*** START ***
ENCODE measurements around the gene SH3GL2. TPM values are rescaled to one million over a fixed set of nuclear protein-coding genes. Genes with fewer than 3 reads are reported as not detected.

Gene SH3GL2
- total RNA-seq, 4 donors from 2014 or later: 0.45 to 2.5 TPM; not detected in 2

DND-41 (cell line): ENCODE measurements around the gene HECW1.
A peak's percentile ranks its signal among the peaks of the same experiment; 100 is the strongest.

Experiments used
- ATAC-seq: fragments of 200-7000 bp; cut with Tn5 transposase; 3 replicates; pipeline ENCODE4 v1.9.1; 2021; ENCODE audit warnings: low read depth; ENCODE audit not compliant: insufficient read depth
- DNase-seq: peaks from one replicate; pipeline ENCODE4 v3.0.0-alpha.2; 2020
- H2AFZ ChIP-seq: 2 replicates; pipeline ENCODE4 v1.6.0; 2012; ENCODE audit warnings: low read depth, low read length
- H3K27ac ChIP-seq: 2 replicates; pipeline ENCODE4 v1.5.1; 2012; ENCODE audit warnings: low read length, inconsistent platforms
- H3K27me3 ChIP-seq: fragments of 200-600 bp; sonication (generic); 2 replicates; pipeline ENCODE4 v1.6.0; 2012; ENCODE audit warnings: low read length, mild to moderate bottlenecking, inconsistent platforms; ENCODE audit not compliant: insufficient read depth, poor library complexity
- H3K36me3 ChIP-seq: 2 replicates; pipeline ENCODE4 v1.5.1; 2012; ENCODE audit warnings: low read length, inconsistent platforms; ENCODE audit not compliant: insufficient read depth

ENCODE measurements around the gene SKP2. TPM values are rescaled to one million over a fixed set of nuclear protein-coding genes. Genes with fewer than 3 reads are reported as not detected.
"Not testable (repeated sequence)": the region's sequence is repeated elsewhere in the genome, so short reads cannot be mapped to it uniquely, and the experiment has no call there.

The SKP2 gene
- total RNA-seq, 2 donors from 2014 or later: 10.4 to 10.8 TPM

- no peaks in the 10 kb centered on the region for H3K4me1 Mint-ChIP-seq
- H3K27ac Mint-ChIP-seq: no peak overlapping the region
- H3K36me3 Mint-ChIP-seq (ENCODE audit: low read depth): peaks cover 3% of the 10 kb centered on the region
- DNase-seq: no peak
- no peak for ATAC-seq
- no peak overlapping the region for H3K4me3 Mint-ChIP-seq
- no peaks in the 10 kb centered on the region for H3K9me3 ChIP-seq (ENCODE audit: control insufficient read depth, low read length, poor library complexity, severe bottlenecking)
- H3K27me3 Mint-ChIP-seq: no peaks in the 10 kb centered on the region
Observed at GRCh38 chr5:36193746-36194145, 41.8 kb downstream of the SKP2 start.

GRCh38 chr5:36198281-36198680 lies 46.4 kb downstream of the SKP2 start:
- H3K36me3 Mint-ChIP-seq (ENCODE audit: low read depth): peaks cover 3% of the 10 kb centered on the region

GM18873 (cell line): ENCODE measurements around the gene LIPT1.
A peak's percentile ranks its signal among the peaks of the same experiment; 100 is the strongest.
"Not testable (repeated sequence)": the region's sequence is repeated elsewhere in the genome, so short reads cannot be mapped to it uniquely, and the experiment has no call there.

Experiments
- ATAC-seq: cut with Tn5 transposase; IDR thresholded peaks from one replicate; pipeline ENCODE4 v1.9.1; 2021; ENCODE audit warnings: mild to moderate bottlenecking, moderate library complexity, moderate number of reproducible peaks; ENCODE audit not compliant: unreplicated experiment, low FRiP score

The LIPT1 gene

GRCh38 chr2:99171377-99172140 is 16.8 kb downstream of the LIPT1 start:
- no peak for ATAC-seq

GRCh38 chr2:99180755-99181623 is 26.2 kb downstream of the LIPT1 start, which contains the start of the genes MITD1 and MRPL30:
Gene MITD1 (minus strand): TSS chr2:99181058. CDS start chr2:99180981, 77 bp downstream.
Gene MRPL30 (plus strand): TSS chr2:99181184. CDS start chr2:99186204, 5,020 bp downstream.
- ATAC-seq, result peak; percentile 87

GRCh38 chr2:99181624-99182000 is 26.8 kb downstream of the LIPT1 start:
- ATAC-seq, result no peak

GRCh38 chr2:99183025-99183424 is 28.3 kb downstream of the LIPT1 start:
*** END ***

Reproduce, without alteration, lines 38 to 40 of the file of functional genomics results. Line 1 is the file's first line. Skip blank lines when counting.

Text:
Gene MRPL30 (plus strand): TSS chr2:99181184. CDS start chr2:99186204, 5,020 bp downstream.
- ATAC-seq, result peak; percentile 87

GRCh38 chr2:99181624-99182000 is 26.8 kb downstream of the LIPT1 start: